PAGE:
The fourth film in the Jurassic Park series has already taken more than £370 million worldwide and is the UK's No 1 movie. But the scenes of bloodthirsty dinosaurs in 3D have left a few young children in floods of tears. Commentators
have noted that the film is a fang fest and by far the bloodiest chapter in the Jurassic saga .
The cinema film has a 12A certificate, which allows children under the age of 12 to view it if they are accompanied by an adult.
The Daily Mail noted 2 or 3 cases where very young children have been frightened by the film. Eg one parent wrote: Don't be fooled by the 12A and take a six- or seven-year-old.
A spokesman for the BBFC said:
The film is a solid 12A and not close to the 15 borderline. A 15 classification would of course have had the consequence that 14- and 13-year-olds would not have been able to see the film and this would, in our view, have been wholly unnecessary,
and no doubt deeply unpopular as well.
Offsite Comment: Why We Have 12A and What It Means
Turning back to Jurassic World , we see an example of a film, based on our research and Guidelines, that is likely to be suited
to those aged 12 or older, particularly 12-14 year olds. It is therefore not entirely surprising to read some feedback about 5, 6 and 7 year old children being frightened by the film. It is worth noting that the PG certificate is generally
suitable for children aged 8 and older, and we offer this guidance on our website. Therefore younger children accessing a 12A film and being upset is not surprising, though other kinds of questions about suitability come into play if the issues at
12A are language or sex references.
What Jurassic World shows is a film firmly at the 12A level, not close to the 15 borderline, but which contains sequences and action a younger child is likely to find frightening. We make this information known and it is ultimately the choice of
the parent to ensure their child views content that suits them. Our job is to help parents make that choice.
An interview with Liz Bales, Chief Executive of the British Video Association (BVA) about its role in the Home Entertainment industry. A not particularly interesting unashamed promotional piece about the trade group promoting UK video.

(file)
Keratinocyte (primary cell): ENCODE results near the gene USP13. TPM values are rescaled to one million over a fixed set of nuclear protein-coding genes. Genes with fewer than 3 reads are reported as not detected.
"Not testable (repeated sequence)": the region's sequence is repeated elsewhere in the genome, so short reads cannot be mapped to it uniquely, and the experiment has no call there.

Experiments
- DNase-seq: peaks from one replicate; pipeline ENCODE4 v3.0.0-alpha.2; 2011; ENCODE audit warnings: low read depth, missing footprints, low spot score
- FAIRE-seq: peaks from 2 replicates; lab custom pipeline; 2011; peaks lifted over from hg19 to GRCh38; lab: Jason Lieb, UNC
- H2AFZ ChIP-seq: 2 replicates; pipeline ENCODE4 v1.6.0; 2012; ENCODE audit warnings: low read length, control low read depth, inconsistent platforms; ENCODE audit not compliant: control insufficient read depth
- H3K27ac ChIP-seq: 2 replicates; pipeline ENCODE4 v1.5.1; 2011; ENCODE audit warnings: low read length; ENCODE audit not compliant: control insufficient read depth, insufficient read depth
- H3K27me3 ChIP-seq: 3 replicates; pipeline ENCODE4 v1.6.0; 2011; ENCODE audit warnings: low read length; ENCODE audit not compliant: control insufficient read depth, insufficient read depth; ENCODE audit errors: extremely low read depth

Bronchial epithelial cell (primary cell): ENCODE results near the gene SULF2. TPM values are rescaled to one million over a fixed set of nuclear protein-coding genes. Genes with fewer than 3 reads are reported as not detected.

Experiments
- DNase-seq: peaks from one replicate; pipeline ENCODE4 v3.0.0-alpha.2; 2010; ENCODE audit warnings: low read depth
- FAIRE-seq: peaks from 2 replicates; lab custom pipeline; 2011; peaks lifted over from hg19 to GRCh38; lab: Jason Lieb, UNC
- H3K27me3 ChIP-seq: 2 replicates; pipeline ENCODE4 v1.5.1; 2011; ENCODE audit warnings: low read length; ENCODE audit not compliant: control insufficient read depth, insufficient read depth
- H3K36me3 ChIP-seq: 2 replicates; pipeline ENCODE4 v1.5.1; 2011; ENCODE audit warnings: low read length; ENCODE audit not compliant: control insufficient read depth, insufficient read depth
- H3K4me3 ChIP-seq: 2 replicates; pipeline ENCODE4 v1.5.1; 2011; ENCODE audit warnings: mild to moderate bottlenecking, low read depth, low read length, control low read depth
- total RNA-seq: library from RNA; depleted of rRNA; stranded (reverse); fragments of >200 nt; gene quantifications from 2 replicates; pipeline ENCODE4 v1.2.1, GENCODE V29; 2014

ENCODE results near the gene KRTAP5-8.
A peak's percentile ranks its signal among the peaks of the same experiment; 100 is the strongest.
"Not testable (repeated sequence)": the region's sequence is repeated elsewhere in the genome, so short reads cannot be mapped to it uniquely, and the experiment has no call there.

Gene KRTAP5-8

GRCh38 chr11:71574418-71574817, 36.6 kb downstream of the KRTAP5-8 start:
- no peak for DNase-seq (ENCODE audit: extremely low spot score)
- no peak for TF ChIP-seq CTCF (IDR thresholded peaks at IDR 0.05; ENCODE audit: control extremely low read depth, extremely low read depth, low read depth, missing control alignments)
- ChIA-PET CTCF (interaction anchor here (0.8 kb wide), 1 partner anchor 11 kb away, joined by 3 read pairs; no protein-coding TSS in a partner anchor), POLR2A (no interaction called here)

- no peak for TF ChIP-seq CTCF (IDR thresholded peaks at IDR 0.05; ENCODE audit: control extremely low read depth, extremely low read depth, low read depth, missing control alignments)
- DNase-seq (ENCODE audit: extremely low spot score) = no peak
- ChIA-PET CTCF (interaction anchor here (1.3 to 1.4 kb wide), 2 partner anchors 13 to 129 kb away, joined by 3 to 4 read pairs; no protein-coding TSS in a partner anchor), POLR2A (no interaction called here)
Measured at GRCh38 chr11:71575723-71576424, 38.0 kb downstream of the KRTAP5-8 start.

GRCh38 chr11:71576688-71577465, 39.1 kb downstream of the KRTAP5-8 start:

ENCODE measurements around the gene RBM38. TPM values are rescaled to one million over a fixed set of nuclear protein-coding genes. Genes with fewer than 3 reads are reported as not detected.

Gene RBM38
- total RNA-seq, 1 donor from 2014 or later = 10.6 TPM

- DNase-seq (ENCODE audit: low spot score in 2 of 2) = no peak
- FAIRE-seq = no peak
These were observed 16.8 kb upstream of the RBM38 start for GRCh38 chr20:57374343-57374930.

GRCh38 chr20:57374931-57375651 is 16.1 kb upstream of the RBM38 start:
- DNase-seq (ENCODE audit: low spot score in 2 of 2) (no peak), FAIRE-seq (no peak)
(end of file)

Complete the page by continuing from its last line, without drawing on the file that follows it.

The amount of R18s censored by the BBFC over 2013 and 2014 was steady with about 15% of all submissions suffering cuts, mostly for inane reasons.
However the first quarter of 2015 sees this percentage suffering cuts fall to 11%. Maybe a lack of data, but maybe there is a slight easing off on the censorship of R18s.
The R18 monthly cuts stats 2015:
January: 8 R18s cut out of 59 (14%)
February: 5 R18s cut out of 47 (11%)
March: 4 R18s cut out of 48 (8%)
Total for 2014: 85 R18s cut out of 543 (11%). An average of 51 R18 DVDs released each month
The R18 monthly cuts stats 2014:
January: 6 R18s cut out of 38 (15%)
February: 7 R18s cut out of 49 (14%)
March: 10 R18s cut out of 45 (22%)
April: 8 R18s cut out of 52 (15%)
May: 7 R18s cut out of 42 (17%)
June: 7 R18s cut out of 42 (17%)
July: 6 R18s cut out of 51 (12%)
August: 5 R18s cut out of 34 (15%)
September: 7 R18s cut out of 41 (17%)
October: 4 R18s cut out of 51 (8%)
November: 6 R18s cut out of 56 (11%)
December: 9 R18s cut out of 42 (21%)
Total for 2014: 82 R18s cut out of 543 (15%). An average of 45 R18 DVDs released each month
The R18 monthly cuts stats 2013:
January: 7 R18s cut out of 40 (18%)
February: 6 R18s cut out of 46 (13%)
March: 5 R18s cut out of 41 (12%)
April: 9 R18s cut out of 55 (16%)
May: 2 R18s cut out of 35 (5%)
June: 7 R18s cut out of 35 (20%)
July: 4 R18s cut out of 36 (11%)
August: 6 R18s cut out of 43 (14%)
September: 6 R18s cut out of 53 (11%)
October: 4 R18s cut out of 51 (22%)
November 8 R18s cut out of 42 (19%)
December 7 R18s cut out of 40 (18%)
Total for 2013: 78 R18s cut out of 516 (15%). An average of 43 R18 DVDs released each month
Previous yearly totals
Total for 2012: 101 R18s cut out of 555 (18%). An average of 46 R18 DVDs released each month
Total for 2011: 85 R18s cut out of 625 (14%). An average of 52 R18 DVDs released each month
Total for 2010: 191 R18s cut out of 1070 (18%) *
* The BBFC re-assigned all video certificates passed during the preceding months when the Video Records Act was in limbo, to a January 2010 date when the new VRA was back in force.
Senior Examiner Craig Lapper gives a knowledgeable rundown of the second half of James Ferman's directorship of the BBFC.
In particular he speaks of the introduction of the modern certificates, U,PG,12,15, 18. Also he relates changes resulting from the implementation of the Video Recordings Act and as a result of incidents such as the Jamie Bulger killing and the Hungerford